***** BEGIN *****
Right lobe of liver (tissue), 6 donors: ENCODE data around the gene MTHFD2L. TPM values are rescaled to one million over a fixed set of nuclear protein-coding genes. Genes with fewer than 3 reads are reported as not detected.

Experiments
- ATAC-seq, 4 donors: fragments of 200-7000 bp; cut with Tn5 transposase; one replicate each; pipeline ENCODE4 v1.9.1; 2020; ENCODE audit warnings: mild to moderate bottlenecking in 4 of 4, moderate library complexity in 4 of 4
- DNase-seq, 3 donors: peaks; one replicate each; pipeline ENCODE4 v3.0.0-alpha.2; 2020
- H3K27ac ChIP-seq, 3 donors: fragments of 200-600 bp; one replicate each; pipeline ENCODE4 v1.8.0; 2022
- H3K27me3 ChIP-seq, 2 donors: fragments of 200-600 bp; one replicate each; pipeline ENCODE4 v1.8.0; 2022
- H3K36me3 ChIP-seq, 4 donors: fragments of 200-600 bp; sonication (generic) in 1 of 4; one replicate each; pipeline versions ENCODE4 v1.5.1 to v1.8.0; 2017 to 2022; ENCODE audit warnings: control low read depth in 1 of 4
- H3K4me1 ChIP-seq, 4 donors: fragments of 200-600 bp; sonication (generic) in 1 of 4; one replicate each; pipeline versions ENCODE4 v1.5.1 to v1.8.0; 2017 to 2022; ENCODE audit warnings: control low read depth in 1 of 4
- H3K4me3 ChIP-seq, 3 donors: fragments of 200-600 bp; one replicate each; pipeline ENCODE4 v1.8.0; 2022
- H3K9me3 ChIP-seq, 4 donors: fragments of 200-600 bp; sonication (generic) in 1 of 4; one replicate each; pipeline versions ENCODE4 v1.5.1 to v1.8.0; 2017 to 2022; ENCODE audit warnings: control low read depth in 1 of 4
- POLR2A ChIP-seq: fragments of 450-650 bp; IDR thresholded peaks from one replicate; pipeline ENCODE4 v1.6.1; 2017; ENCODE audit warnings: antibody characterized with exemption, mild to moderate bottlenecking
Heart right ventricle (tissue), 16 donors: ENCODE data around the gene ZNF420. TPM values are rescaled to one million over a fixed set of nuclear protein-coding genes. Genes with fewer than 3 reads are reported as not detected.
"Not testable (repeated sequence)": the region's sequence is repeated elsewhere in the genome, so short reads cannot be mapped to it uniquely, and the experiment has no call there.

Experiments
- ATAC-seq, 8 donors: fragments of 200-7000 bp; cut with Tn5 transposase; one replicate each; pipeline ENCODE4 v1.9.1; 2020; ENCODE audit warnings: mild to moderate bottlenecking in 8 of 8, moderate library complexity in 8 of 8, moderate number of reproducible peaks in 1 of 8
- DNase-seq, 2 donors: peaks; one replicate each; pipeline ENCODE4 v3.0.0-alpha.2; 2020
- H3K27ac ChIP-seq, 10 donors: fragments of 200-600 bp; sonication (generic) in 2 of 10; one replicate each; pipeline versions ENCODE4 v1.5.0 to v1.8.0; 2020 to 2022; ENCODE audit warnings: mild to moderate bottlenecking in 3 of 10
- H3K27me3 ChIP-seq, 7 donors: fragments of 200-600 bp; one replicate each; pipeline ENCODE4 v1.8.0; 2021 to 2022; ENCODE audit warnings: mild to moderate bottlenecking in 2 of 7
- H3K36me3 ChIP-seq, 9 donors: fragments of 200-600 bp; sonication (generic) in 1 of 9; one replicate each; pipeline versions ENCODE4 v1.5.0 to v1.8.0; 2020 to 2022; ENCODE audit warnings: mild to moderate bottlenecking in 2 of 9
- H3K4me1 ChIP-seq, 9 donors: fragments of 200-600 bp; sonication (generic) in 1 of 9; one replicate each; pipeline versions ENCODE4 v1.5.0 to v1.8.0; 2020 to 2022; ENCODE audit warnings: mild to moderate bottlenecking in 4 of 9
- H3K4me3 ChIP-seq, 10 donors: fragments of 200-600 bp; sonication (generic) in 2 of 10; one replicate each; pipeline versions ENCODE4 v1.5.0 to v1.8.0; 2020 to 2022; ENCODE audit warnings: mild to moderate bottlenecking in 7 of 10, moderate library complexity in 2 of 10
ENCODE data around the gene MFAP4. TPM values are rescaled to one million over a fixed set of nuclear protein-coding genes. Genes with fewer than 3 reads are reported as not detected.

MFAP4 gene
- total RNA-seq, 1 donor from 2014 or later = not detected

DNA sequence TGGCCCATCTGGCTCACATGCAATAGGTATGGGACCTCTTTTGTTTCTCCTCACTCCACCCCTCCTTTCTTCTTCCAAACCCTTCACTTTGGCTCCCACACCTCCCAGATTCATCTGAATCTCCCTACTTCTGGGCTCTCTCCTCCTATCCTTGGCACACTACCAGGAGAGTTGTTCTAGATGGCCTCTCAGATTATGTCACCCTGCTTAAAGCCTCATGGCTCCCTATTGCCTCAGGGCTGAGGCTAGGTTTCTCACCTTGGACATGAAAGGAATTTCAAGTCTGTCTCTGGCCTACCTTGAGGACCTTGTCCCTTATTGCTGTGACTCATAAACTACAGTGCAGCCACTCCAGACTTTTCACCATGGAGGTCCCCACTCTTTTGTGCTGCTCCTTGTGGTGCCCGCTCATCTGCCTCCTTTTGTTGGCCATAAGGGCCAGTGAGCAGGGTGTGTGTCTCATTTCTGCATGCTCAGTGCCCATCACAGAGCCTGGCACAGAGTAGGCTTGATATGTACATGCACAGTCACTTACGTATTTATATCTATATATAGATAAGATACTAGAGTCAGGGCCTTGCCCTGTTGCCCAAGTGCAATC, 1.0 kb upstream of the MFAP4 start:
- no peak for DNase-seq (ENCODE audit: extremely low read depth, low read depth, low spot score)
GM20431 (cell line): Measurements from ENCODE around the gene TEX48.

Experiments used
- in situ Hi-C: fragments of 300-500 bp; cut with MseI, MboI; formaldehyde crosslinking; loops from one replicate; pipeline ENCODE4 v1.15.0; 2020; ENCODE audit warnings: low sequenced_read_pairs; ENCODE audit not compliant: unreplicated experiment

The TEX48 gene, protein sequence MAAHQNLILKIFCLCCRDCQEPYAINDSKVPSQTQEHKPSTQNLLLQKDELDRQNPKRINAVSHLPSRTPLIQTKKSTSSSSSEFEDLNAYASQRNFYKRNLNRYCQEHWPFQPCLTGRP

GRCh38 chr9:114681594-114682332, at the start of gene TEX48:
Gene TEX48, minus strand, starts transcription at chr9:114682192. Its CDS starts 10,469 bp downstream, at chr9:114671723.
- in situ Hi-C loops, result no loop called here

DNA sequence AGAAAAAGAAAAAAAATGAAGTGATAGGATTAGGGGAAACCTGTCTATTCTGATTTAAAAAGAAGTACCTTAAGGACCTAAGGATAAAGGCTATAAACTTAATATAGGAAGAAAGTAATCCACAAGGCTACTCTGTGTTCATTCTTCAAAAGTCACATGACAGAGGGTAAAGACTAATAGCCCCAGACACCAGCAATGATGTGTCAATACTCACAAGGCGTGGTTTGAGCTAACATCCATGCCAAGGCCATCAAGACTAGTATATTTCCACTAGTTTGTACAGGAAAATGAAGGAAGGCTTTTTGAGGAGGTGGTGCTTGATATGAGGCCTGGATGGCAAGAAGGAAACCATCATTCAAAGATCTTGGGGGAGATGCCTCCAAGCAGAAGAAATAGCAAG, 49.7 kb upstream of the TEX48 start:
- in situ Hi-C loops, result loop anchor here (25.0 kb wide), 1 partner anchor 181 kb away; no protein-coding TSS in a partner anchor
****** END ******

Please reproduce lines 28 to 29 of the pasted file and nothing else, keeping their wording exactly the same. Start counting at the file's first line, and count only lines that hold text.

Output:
Experiments used
- in situ Hi-C: fragments of 300-500 bp; cut with MseI, MboI; formaldehyde crosslinking; loops from one replicate; pipeline ENCODE4 v1.15.0; 2020; ENCODE audit warnings: low sequenced_read_pairs; ENCODE audit not compliant: unreplicated experiment